ANZ Banking Group’s global chief painted a positive picture of Cambodia’s economic future during a key-note speech Thursday in Phnom Penh.
Speaking to the Australian Business Association at the capital’s Intercontinental Hotel, ANZ’s Chief Executive Officer Mike Smith predicted Cambodia would see 5 percent economic growth in 2010 after “a difficult” 2009.
The forecast is higher than the 4.25 percent GDP growth predicted for the Kingdom in December by the International Monetary Fund (IMF), which warned that “risks are clearly tilted to the downside”.
The World Bank has estimated that Cambodia’s GDP was US$9.4 billion in 2008.
When quizzed about his estimate by a member of the 170-strong audience, who described it as “the most bullish we have heard”, Smith said: “I think we can be more optimistic.”
The financial heavyweight, who was once president and CEO of HSBC, said the Kingdom was experiencing infrastructure development and rising productivity in the agricultural sector.
He said he believes that an awareness of the need for nations within the Greater Mekong area – consisting of Cambodia, Laos and Vietnam – to work together, coupled with “more significant” inter-country trade, will provide a boost for the economy.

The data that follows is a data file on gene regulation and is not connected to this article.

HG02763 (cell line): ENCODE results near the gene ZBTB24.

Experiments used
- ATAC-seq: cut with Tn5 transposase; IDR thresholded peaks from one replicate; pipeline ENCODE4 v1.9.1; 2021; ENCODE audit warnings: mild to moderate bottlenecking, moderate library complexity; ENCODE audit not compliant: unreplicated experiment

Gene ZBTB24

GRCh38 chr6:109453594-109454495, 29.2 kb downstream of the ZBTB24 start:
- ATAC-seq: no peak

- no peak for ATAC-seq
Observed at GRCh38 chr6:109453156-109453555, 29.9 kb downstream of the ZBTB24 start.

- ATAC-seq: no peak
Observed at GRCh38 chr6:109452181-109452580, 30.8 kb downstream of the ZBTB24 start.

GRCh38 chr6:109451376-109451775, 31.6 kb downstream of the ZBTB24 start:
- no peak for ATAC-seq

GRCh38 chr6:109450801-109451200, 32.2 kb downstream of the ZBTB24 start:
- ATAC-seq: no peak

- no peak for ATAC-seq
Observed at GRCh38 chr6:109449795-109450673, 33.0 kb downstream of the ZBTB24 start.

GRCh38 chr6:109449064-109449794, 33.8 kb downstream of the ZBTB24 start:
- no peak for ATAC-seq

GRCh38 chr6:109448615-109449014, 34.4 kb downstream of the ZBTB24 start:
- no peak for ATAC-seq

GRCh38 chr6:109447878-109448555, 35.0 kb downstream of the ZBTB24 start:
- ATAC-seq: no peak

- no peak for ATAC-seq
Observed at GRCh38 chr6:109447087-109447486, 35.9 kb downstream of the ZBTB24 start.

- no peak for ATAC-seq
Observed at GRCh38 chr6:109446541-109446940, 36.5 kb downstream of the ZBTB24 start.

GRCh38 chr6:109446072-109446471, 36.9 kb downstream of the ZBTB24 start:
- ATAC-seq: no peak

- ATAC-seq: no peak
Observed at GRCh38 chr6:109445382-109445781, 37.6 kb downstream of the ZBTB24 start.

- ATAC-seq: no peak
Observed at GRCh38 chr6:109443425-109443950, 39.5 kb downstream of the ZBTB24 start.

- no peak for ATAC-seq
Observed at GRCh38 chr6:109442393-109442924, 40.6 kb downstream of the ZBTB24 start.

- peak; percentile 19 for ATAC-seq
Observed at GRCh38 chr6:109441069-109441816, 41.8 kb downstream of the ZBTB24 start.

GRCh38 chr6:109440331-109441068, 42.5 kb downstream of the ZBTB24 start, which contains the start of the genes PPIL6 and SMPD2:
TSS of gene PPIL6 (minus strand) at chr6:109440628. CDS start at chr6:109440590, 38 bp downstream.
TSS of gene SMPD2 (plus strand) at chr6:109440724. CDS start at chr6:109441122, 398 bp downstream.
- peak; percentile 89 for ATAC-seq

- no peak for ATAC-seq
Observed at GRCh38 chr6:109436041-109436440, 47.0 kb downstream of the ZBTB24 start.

“What made 2009 so difficult was the export dependency Cambodia had with the US and Europe. There is an opportunity now to focus on trade within the region,” he said, before pointing to statistics released last week which indicated that Cambodia and Indonesian bilateral trade rose 24 percent in the first 10 months of 2009 from the same period in 2008, increasing to $165 million from $133 million.
Smith’s confidence comes as Cambodia has entered into free-trade agreements with its fellow ASEAN member nations and China.
Both pacts came into effect on January 1 this year and ensure that the Kingdom will gradually decrease trade levies on many goods to zero by 2015.
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